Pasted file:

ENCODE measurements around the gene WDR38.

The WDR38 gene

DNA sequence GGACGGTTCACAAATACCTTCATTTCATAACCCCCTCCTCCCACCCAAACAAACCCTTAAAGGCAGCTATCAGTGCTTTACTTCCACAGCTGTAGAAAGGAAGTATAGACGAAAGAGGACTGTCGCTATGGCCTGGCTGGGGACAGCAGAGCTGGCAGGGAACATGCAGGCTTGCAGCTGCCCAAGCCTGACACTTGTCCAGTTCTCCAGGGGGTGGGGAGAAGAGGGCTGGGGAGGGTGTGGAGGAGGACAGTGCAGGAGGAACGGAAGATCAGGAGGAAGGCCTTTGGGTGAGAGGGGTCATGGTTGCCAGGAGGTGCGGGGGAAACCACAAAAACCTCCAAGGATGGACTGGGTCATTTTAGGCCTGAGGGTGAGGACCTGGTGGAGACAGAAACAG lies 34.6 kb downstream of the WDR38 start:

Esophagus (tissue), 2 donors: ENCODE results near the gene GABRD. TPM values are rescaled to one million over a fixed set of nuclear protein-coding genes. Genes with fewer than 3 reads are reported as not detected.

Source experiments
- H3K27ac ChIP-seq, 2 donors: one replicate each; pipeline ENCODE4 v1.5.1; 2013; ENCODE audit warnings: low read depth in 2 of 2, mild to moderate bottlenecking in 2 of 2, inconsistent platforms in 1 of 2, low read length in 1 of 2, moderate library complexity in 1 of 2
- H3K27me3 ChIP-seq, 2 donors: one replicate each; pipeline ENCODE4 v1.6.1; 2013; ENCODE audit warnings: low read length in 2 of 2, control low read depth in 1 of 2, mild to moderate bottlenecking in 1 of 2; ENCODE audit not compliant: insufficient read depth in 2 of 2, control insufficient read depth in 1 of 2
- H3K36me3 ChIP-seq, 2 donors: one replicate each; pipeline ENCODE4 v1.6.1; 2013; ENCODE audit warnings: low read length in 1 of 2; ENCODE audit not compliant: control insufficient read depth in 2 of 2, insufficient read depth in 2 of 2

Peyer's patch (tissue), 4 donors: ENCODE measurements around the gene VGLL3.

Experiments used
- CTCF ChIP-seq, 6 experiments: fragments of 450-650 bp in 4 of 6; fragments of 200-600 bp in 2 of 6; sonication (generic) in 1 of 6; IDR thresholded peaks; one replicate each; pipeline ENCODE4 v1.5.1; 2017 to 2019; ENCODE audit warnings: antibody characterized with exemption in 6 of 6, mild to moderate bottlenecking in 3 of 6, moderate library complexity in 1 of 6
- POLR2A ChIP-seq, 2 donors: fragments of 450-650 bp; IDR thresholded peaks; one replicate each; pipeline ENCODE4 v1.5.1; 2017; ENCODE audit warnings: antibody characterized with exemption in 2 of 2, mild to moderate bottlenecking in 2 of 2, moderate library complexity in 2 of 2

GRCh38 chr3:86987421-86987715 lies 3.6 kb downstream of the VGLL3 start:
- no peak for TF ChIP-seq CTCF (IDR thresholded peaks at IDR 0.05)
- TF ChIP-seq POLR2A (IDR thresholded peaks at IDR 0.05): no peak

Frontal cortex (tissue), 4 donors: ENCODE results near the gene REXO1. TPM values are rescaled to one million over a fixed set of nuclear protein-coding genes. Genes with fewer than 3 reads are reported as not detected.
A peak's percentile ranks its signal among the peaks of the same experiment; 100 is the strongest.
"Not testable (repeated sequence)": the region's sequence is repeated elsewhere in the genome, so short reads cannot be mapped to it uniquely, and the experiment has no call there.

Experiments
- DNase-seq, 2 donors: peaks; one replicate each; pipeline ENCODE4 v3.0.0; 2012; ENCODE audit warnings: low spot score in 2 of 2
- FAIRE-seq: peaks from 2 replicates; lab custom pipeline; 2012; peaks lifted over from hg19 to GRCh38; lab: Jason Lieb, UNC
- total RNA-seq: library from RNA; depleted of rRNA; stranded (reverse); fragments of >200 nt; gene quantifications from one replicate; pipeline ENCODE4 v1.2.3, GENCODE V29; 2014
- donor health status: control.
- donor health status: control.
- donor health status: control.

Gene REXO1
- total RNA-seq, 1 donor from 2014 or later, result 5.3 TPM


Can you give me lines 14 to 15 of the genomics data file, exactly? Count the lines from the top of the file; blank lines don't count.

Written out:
- no peak for TF ChIP-seq CTCF (IDR thresholded peaks at IDR 0.05)
- TF ChIP-seq POLR2A (IDR thresholded peaks at IDR 0.05): no peak